Throughout the ages, wine was, and continues to be, a common beverage amongst all classes in wine drinking cultures. Ordinary wine was consumed in the same year as grapes were harvested. This wine was fermented for short periods, was low in alcohol and was rough in taste. In ancient times, wine, prized as fine wine, was notable for its smoothness, sweet taste, blood red appearance, and conviviality-promoting (alcoholic) effects [21]. Ordinary wine was commonly stored in clay amphorae, but the finest wine was fermented and then stored in much more expensive wooden casks and barrels. Fermenting wine for longer periods increased the conversion of sugars to alcohol at the cost of decreased sweetness. Storing wine in wood casks for prolonged periods facilitated aromatic compounds present in the wood to diffuse into the wine, enhancing taste and smell [22][23]. Wood casks, used in France for over 2000 years, commonly oak [24], were sealed with pine resin. Resin is the waxy substance beneath the bark [25]. Resin is composed of terpenes and other long chain hydrocarbons that are impermeable to water. Resin has a pleasant smell and taste contributing to the sensory pleasure of wine. To enhance sweetness and smoothness, fine wine was adulterated with sapa [17]. Sapa was unfermented must (grape juice with skins, seeds, stems) boiled to a syrup about one third of the original volume, specifically in lead or lead lined vessels. Lead from the pot surface combined with acetate ions in the wine must to yield colorless, sweet tasting, lead acetate, Pb(C2H3O2)2, known as “sugar of lead”. Sapa was used to coat the inside of wine casks. Sapa is miscible within the resin. Both sapa and resin are soluble in alcohol, and so the lead concentration in wine increased along with the alcohol concentration and storage time. Lead toxicity has been associated with gout since ancient times [26]. Saturnine gout, acute gout associated with “moonshine”, the drinkable product of llicit alcohol distillation and use of lead solder in stills, “continues as atopic of contemporary interest [27]. However, as will be discussed later, caution must be expressed about a blanket association of slightly elevated blood lead level in the general population with increased lead in the environment [28], and the high association of gout within selected segments of a population.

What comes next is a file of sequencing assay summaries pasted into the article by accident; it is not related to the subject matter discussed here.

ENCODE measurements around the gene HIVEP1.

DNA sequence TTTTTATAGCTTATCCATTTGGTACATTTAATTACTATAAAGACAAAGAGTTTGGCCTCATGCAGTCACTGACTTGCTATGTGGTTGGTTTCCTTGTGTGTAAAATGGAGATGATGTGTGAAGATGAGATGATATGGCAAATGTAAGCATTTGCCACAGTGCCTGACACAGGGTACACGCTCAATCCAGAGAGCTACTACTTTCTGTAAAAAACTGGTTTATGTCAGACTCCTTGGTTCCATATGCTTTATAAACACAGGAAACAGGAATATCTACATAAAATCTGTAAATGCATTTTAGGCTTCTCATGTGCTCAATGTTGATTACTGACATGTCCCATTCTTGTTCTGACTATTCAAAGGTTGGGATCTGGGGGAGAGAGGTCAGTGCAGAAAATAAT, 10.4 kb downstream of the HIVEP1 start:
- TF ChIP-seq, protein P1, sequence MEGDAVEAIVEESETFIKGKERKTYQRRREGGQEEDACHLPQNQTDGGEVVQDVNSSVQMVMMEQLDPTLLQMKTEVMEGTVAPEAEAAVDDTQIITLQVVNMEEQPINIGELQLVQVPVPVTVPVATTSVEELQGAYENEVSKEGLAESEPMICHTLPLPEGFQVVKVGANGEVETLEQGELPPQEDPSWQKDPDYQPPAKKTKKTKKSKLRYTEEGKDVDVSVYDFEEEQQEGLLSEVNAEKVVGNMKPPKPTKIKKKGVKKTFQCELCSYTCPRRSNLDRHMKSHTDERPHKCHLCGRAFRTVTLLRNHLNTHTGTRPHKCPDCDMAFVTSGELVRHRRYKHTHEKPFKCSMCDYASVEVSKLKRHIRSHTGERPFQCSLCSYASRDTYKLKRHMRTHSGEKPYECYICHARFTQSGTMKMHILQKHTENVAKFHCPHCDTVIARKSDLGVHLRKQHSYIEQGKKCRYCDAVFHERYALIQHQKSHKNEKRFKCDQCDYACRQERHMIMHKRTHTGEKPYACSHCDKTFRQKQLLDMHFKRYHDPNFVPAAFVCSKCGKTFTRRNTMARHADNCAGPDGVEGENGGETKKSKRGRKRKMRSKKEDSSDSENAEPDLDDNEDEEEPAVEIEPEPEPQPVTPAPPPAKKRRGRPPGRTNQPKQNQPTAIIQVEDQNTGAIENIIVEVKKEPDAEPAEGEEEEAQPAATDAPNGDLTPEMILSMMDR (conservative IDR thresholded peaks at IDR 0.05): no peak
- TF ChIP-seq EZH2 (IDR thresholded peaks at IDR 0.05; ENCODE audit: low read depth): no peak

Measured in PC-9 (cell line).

3. Gout, Fine Wine, Heredity Affecting Male British Aristocrats

The cultural associations of aristocrats drinking fine wine and contracting gout have been a popular subject for satire through the centuries. Gout as a humorous condition, self-inflicted by drinking and dietary excess, still remains a popular, but erroneous perception today [29]. This perception is derived from the continuing popularity of 18th century caricatures by Gillray, Rowlandson, Cruikshank and others, depicting an obese Georgian gentleman at a sumptuous banquet with his bandaged foot resting on a “gout stool” [2]. Because this perception is not the present reality of gout, it is worthwhile examining how this perception came to be entrenched in 18th century Britain. The story begins in 1154, when Bordeaux was acquired by England through the marriage of Eleanor of Aquitaine to her cousin, the future King, Henry II. Wine imports of claret, red Bordeaux wine, became the principal source of income for Henry and subsequent British monarchs, the main market being the nobles and other wealthy folks imitating aristocratic cultural habits [30]. This continued until the War of the Spanish Succession in the early 1700s when sanctions increased the duty on imported French wine. By the Treaty of Methuen 1703, the British worked around this economic obstacle by importing a fortified wine from Portugal, “Port” [31]. Port was stronger in alcohol, than claret. Port, often adulterated, sometimes with lead [32], became even more popular than claret amongst British patricians. Good Port was described as “semper sapidum”, (always tasty). Whether the sapidum (pleasant taste) of 18th century quality Port was in part related to sapa remains problematic, as preparation methods were closely-held trade secrets. For the wealthy, drinking fine wine and Port was culturally a part of extravagant feasts which included excessive ingestion of meat, rich in purines [33]. This feasting custom deflected scientific attention about gout pathogenesis from wine to meat, particularly “sweetmeats” which were especially rich in nucleic acids, and to other epigenetic food related factors including fructose-containing soft drinks [34].